How is your relationship with your family members and other Ika people?

It has been very cordial. Last Christmas, I was at my mother’s place, Umuhu Quarters in Otolokpo where my wife and I donated rice to our people, we also gave out shoes to people and helped in the renovation of the community town hall. Unfortunately, our elders there in the village don’t invite me to their meetings. It is only the Agbor people that are carrying me along. My great grandparents (the Osegi family) were from Agbor. I honour every invitation sent to me. This provides me the opportunity to air my views in public.

Is there any plan to bring any of your children to Nigeria?

That is my prayer.

What was your contribution to Ika land while in the U.S.?

I lived all my years in the U.S in an area largely dominated by the white people. I did not really live with our people. However, I assisted one of my sisters and her children to travel to the U.S.

Do you have regret traveling abroad?

I have been blessed by God and I am grateful to Him because if I had not travelled to America I would definitely not have been successful as I am today. My only regret is that when I returned to Nigeria I discovered that none of my family members was educated. I wish they had gone to school. I have written books, seminar reports and articles, so it pains to see my people not educated.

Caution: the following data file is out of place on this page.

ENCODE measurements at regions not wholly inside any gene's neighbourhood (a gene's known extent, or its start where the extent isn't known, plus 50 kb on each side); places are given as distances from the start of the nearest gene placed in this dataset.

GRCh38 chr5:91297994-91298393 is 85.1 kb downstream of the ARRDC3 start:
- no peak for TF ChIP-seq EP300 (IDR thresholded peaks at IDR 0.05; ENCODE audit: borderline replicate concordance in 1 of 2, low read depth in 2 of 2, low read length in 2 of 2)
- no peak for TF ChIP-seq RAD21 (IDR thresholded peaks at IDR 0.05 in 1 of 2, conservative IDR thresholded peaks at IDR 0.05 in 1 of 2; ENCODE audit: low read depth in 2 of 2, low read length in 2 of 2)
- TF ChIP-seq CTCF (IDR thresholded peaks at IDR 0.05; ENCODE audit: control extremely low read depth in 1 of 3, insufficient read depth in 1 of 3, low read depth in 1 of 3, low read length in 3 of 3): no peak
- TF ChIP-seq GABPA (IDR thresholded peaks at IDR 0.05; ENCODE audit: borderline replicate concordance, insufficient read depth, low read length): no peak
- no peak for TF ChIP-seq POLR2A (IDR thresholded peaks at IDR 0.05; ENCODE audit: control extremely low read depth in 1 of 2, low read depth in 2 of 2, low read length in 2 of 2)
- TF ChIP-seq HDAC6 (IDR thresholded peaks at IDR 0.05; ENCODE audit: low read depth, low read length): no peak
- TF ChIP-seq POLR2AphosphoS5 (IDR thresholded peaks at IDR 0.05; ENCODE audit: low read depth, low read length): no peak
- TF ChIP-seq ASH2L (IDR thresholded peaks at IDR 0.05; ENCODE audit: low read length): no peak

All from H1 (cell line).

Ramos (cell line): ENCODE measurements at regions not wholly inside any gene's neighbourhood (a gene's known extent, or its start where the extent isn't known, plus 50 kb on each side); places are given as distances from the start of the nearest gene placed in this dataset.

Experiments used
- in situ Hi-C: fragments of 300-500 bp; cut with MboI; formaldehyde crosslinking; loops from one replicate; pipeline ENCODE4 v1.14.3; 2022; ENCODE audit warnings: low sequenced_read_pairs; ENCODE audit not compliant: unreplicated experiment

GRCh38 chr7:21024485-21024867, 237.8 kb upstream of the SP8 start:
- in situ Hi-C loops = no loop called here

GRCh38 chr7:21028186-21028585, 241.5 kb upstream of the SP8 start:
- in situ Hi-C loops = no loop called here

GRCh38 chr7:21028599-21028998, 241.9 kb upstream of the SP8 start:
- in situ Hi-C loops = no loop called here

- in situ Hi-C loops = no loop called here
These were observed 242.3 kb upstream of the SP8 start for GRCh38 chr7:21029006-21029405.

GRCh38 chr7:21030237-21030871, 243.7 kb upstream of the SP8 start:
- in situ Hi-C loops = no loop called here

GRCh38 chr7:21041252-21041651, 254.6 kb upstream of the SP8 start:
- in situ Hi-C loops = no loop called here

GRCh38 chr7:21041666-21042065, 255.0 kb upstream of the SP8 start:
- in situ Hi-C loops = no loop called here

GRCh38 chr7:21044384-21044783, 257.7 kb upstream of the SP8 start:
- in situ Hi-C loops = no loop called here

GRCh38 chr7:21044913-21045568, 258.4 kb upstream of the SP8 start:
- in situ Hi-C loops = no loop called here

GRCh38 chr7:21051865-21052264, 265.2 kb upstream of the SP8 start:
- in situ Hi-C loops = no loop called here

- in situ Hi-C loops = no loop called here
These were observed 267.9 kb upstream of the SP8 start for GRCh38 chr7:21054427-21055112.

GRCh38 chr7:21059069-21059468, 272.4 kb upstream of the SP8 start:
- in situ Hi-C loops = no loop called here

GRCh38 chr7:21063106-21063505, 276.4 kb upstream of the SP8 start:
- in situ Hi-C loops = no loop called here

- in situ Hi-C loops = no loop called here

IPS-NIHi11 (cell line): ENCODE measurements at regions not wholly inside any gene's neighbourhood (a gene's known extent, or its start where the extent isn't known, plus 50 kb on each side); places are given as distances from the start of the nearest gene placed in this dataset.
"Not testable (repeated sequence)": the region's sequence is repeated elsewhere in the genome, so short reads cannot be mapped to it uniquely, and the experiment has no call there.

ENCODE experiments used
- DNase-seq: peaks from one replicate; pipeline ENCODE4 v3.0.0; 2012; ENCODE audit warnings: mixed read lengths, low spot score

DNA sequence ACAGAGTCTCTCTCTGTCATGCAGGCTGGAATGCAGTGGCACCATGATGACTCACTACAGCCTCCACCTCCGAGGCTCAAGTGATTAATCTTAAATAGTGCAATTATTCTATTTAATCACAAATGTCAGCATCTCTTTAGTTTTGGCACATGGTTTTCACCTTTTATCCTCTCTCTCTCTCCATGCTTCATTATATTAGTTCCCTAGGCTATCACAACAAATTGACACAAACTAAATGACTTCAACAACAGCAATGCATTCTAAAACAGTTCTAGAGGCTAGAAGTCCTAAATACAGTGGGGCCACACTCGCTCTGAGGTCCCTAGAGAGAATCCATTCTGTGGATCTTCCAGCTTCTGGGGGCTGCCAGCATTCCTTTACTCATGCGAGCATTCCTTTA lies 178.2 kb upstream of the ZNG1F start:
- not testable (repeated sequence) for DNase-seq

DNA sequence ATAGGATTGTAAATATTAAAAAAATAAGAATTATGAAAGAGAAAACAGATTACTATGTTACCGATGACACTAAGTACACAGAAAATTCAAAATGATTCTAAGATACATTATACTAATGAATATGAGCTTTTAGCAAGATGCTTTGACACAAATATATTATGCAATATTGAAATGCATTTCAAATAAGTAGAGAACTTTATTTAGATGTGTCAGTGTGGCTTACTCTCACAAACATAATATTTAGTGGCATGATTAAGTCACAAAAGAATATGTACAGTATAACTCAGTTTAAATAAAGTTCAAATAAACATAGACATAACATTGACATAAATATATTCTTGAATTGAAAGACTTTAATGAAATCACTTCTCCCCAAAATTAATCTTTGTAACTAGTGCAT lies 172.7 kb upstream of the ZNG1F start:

What legacy are you leaving behind?

I wish to be remembered by the good work I am currently doing in my area .Like I said earlier I have opened up two roads leading to my area with twenty-four hours electricity and security. I will do more when I have the opportunity.

Do you have role models?

My role models are all dead. They are Mahatma Gandhi; Nelson Mandela and Martin Luther King Jr. These men proved that one person can make a difference. They fought for the underdogs. Through them I learnt of justice, integrity, value of honesty and trust. When people trust you, they follow and work with you. I believe in these men because they were able to mobilize their people to follow them. They worked for the well-being of their people.

Would you accept any appointment from the government?

I will if it is not going to infringe on my freedom. I don’t want to enrich myself but to help better the society. Through my community service in America I was given an American Congress award including other awards.

What do you do at your leisure time?

I love playing golf. I am a member of Ibori Golf and Country Club. I watch CNN and foreign movies. I love reading. I love quiet times too.

What is your advice to Nigerians?

Nigerians should not give up because I believe that whatever plan God has for anyone will surely come to pass. My name is Onyemaechi, God made me to succeed. The same way He will do for others. They should not look up to the government but learn to be responsibly. They should be honest in their dealings, truthful and respectful. For President Muhammadu Buhari, he should reshuffle his cabinet. He should be surrounded by intellectuals and honest people.